The first definition offered is self-referential, defining food in part as "articles used for food", leaving it to the FDA and the courts to determine what exactly constitutes food.[6] This determination is particularly important because the definition of a "drug" under the act includes a section defining drugs as "articles (other than food) intended to affect the structure or any function of the body of man or other animals".[7] Thus, the definition of food is important not only in determining what is covered by the regulatory regime for food, but in determining what is excluded from the regulatory regime for drugs. For example, in the 1983 case of Nutrilab, Inc. v. Schweiker,[8] the United States Court of Appeals for the Seventh Circuit found that starch blockers, though derived from kidney beans, were drugs rather than food under the meaning of the Act. The starch blockers were sold as tablets, and "not consumed primarily for taste, aroma, or nutritive value".[8] Products that are normally considered to be foods may also be regulated as drugs if the parties responsible for their manufacture or sale make claims as to their ability to treat diseases,[6] although the FDA now permits advertising addressing the disease-fighting qualities in foods where those qualities have been endorsed by the scientific community.

The standards for food sold in the United States are set forth in Chapter IV of the Act.[9] These standards set forth two main areas of food that violates the Act: adulterated food and misbranded food. These categories are independent of one another; food can be completely free of adulteration and otherwise healthy to consume, and still be in violation of the act if it is misbranded. Likewise, food that has completely accurate labels, including warnings about dangers that it may pose to health, may nevertheless be deemed adulterated.

Adulterated food

The Act sets forth several circumstances under which food will be deemed adulterated. The primary definition set forth is that food is adulterated if: bears or contains any poisonous or deleterious substance which may render it injurious to health; but in case the substance is not an added substance such food shall not be considered adulterated under this clause if the quantity of such substance in such food does not ordinarily render it injurious to health.[10]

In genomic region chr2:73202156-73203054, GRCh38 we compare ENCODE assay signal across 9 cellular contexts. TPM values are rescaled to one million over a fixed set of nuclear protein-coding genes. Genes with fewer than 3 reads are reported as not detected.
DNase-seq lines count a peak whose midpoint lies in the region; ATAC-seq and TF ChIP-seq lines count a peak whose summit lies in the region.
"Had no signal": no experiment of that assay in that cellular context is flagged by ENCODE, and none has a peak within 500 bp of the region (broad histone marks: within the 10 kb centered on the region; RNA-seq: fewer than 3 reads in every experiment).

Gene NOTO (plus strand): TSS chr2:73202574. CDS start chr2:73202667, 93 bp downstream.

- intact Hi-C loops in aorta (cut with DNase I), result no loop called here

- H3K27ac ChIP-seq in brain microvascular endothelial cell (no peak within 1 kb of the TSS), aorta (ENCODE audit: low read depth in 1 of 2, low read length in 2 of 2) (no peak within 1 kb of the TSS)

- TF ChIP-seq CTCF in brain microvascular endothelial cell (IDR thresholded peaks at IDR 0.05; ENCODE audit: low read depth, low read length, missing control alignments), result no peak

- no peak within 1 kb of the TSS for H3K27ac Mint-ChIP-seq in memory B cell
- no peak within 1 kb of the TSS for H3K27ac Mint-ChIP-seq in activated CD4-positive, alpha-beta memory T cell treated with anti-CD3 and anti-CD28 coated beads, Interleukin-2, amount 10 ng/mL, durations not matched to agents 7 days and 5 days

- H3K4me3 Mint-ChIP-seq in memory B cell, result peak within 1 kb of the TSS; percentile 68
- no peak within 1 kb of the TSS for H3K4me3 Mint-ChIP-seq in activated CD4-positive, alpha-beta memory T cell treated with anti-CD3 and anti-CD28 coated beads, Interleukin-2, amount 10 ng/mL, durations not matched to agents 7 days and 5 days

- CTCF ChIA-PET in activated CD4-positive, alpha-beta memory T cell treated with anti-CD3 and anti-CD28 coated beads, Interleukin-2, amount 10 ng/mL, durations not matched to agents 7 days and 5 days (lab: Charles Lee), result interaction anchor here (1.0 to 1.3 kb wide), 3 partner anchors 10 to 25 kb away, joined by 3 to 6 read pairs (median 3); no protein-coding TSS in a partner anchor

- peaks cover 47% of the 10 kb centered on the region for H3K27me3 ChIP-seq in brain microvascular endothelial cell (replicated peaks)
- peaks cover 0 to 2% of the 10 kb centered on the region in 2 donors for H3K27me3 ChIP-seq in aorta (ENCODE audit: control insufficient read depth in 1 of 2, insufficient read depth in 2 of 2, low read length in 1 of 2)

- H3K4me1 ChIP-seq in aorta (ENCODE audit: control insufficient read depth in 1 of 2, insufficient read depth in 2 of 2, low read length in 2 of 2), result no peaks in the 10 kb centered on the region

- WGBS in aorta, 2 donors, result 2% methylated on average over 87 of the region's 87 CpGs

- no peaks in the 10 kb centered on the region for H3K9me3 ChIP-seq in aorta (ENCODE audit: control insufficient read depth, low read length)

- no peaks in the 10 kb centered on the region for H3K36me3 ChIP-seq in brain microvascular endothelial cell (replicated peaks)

Added substances are treated separately by the FDA, meaning that the sale of an article or substance as food will generally be permitted if that article or substance is not ordinarily injurious to health.

Food is also deemed adulterated "if it consists in whole or in part of any filthy, putrid, or decomposed substance, or if it is otherwise unfit for food";[11] if it was "prepared, packed, or held under insanitary conditions whereby it may have become contaminated with filth, or whereby it may have been rendered injurious to health";[12] if it was produced from "a diseased animal or of an animal which has died otherwise than by slaughter";[13] if it was packaged in a poisonous material;[14] or if it was intentionally irradiated outside of irradiation guidelines set forth by the Act.[15] These definitions are also independent, meaning that food that is "filthy" or has been "held under insanitary conditions" is still in violation of the Act and subject to condemnation even if the owner can demonstrate that it poses no actual threat to health. The phrase "otherwise unfit for food", although seeming to be a catch-all, has rarely been invoked. It would apply to a circumstance such as a seller offering wood chips as food, which might be safe to consume and prepared under sanitary conditions, but would be impossible to chew.

Inspections for adulteration

An FDA Inspector gives an overview of the seafood inspection process to HHS Secretary Mike Leavitt and FDA Commissioner Andrew von Eschenbach at a Baltimore, Maryland processing facility owned by Phillips Foods, Inc. and Seafood Restaurants.

The FDA has the authority to inspect any establishment in which food is manufactured, processed, packed, or held.[16] In searching for contamination, the FDA typically uses organoleptic inspection methods - investigators trained to distinguish contamination and decomposition by sight and smell. Upon completion of such an inspection, the FDA will generate an "Establishment Inspection Report" (EIR)[17] detailing any problems found. Where problems are found, the FDA will instruct the owner of the inspected facility how to proceed in resolving those problems. FDA inspectors may take photographs of an establishment unless they are expressly told not to do so, and the owner of the establishment must provide an employee to answer questions that arise during the inspection. If the owner of an establishment refuses to permit FDA inspectors to enter a covered establishment, or any part of one, then the FDA may obtain a search warrant to enter.